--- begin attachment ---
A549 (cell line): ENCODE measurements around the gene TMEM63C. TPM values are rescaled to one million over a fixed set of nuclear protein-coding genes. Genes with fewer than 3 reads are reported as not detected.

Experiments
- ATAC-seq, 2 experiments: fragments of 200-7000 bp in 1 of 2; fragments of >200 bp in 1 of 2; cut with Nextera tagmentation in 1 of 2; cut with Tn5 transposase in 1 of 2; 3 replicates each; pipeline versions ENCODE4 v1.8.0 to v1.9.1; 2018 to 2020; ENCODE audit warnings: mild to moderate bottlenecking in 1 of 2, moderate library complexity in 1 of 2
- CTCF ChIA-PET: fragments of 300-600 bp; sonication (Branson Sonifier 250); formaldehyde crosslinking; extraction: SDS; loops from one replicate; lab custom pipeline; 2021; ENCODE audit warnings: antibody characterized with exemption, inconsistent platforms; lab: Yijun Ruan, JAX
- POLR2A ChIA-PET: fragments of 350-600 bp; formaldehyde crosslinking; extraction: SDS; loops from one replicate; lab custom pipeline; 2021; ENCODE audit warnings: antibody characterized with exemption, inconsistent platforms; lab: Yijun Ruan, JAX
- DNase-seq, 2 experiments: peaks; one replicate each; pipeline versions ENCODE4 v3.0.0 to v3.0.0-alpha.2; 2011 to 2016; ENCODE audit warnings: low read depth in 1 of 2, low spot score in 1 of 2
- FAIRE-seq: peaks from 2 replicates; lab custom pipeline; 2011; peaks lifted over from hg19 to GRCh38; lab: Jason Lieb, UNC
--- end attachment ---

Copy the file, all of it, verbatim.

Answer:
A549 (cell line): ENCODE measurements around the gene TMEM63C. TPM values are rescaled to one million over a fixed set of nuclear protein-coding genes. Genes with fewer than 3 reads are reported as not detected.

Experiments
- ATAC-seq, 2 experiments: fragments of 200-7000 bp in 1 of 2; fragments of >200 bp in 1 of 2; cut with Nextera tagmentation in 1 of 2; cut with Tn5 transposase in 1 of 2; 3 replicates each; pipeline versions ENCODE4 v1.8.0 to v1.9.1; 2018 to 2020; ENCODE audit warnings: mild to moderate bottlenecking in 1 of 2, moderate library complexity in 1 of 2
- CTCF ChIA-PET: fragments of 300-600 bp; sonication (Branson Sonifier 250); formaldehyde crosslinking; extraction: SDS; loops from one replicate; lab custom pipeline; 2021; ENCODE audit warnings: antibody characterized with exemption, inconsistent platforms; lab: Yijun Ruan, JAX
- POLR2A ChIA-PET: fragments of 350-600 bp; formaldehyde crosslinking; extraction: SDS; loops from one replicate; lab custom pipeline; 2021; ENCODE audit warnings: antibody characterized with exemption, inconsistent platforms; lab: Yijun Ruan, JAX
- DNase-seq, 2 experiments: peaks; one replicate each; pipeline versions ENCODE4 v3.0.0 to v3.0.0-alpha.2; 2011 to 2016; ENCODE audit warnings: low read depth in 1 of 2, low spot score in 1 of 2
- FAIRE-seq: peaks from 2 replicates; lab custom pipeline; 2011; peaks lifted over from hg19 to GRCh38; lab: Jason Lieb, UNC